Your relationship with your job is just like any other relationship: It can hit a rough patch, or you might get a case of the blahs. My executive coaching clients often confide that they really don’t enjoy parts of their jobs anymore. But because some aspects still work for them — and the pain of staying put is less than the pain of looking for something new — they soldier on.
If this sounds familiar, how does each day feel? When you’re not as passionate about your work, it can be much more difficult to tap into your creativity and strengths. If you let this situation continue for too long, it could affect your performance and ultimately your career advancement.
But you don’t have to break up with your current job to love your career again. In honor of Valentine’s Day, I’m sharing three questions to help you rekindle your excitement.
What Initially Attracted You?
Think back to when you first started your job. What attracted you to this role? What did you enjoy most about it back then? Maybe it was the opportunity to work with a great team or a great boss. Or perhaps it was the chance to use certain skills, build something new or round out your experience. Your reasons don’t have to be “exciting.” They just have to be meaningful to you. Perhaps your job won your heart simply because it gave you financial stability and security.
Of those initial characteristics that made you fall in love with this job, which ones still remain? Take five minutes to jot them down — to help you remember and appreciate them. If something you used to love about your job has changed, you can still use the insights from this exercise to increase your job satisfaction. For example, if the boss you accepted this job to work with has since moved on to another role, brainstorm other ways to get the support your old boss used to give, such as finding a new mentor.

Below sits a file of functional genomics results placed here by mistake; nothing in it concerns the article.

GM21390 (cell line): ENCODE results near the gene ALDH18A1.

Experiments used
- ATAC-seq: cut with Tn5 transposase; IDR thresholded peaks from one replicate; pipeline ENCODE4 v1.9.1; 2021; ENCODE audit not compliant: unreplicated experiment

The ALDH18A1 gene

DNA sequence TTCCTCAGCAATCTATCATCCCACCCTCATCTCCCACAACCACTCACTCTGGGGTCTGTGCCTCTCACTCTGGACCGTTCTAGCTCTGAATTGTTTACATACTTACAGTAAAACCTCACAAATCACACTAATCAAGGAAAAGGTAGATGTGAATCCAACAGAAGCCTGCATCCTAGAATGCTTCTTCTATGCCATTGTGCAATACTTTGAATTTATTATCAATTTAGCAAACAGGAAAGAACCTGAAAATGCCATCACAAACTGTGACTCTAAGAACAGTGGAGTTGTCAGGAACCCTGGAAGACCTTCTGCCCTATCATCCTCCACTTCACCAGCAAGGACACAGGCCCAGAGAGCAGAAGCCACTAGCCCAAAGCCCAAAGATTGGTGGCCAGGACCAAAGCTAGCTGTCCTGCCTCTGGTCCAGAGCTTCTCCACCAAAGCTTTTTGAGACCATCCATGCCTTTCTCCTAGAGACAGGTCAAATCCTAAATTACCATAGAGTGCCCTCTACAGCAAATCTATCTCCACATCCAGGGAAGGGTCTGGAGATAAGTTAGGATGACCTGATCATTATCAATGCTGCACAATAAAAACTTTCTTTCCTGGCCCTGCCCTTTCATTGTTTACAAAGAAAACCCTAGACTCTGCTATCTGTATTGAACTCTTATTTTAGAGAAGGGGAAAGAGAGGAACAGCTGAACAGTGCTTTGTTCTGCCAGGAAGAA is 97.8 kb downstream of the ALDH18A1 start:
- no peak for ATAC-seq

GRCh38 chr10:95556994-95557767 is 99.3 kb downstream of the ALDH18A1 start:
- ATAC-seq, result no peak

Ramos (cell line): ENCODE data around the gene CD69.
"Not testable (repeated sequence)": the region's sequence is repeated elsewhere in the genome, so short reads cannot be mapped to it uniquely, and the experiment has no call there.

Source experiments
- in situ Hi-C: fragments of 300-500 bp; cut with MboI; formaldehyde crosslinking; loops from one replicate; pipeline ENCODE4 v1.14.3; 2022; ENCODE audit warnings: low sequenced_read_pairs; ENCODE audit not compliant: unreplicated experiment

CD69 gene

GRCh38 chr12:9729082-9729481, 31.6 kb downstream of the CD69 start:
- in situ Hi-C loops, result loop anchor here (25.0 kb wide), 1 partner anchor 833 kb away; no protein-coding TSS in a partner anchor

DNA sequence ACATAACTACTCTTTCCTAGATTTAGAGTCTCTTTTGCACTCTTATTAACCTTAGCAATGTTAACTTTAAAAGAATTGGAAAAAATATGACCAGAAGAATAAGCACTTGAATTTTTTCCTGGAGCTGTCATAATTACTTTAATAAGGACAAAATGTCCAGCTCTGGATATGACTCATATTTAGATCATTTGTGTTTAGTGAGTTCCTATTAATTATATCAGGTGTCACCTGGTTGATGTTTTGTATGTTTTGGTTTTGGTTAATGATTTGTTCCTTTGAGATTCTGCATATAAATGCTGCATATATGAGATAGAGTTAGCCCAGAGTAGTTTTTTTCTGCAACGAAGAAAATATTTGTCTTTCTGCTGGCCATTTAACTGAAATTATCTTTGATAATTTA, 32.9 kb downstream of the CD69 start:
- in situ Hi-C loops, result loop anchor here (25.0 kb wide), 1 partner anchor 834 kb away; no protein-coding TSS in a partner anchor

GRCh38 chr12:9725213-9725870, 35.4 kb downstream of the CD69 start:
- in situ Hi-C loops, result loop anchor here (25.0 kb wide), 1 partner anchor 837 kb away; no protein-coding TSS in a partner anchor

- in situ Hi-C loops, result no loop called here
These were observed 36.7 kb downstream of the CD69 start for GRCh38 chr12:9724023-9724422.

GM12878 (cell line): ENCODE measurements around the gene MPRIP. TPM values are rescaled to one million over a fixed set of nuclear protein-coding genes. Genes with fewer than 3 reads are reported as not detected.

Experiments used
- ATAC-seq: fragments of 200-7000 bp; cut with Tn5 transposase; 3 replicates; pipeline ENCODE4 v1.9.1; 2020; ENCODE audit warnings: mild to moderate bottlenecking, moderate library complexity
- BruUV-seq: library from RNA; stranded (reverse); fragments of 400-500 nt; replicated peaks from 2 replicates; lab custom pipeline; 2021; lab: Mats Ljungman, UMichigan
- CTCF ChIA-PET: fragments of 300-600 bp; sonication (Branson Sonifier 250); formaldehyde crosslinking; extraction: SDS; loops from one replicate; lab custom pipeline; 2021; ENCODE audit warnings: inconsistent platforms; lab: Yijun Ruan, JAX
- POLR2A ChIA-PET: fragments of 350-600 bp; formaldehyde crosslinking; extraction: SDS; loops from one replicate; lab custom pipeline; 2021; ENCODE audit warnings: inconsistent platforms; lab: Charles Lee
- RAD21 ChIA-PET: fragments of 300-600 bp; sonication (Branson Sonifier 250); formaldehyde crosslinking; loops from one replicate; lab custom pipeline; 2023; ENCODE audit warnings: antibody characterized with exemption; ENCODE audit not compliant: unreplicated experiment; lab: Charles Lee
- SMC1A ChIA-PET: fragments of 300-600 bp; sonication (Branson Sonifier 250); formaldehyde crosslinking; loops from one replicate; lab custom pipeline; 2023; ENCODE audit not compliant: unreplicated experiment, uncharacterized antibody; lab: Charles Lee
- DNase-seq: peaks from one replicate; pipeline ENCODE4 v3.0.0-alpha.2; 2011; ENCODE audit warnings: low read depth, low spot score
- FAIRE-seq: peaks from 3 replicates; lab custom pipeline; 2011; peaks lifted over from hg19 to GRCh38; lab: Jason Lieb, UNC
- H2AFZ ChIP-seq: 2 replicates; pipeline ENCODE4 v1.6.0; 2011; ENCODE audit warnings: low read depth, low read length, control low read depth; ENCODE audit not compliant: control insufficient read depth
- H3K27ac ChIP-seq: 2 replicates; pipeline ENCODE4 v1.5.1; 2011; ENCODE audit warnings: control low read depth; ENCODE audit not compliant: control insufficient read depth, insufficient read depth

What Would You Love More Of?
Complete this sentence:
If I had more _________, I’d love my job again.
Get specific about your answer to this question, and notice what’s at the heart of it. For example, if you answered challenge (as many people do), what kind of challenge do you need? Have you been doing the same kind of work for so long that its routine nature no longer engages you? If so, getting the challenge you need may be more about helping you build new skills or applying your skills to different types of business issues.
What Would You Want Less Of?
Here’s one more sentence for you to complete:
If I could stop (or get rid of) _________, I’d love my job more.
Think about the things you’ve been tolerating at work that you’d love to just resolve once and for all. Perhaps day-to-day you are so involved in managing details that you don’t have time to get to the strategic work you love. Identify at least one thing that you would want less of, and one step you can take this week to make it happen. For example, if you’ve been tolerating performance issues on your team, review the strategies from my article “Why Your Underperformer Isn’t Changing.”
For some people, when they answer this question, it may surface lifestyle issues such as long work hours or a crazy schedule that encroaches on their personal time. If that’s true for you, these articles have helpful strategies: “How to Stop Working All the Time” and “4 Ways to Keep Your Busy Life From Taking Over.”
If you’d like some outside perspective or support as you try to rekindle that passion for your job, consider booking one of our Leadership Breakthrough SessionsSM. These half- or full-day customized sessions are designed to help you get clarity about what matters to you, and arm you with practical strategies.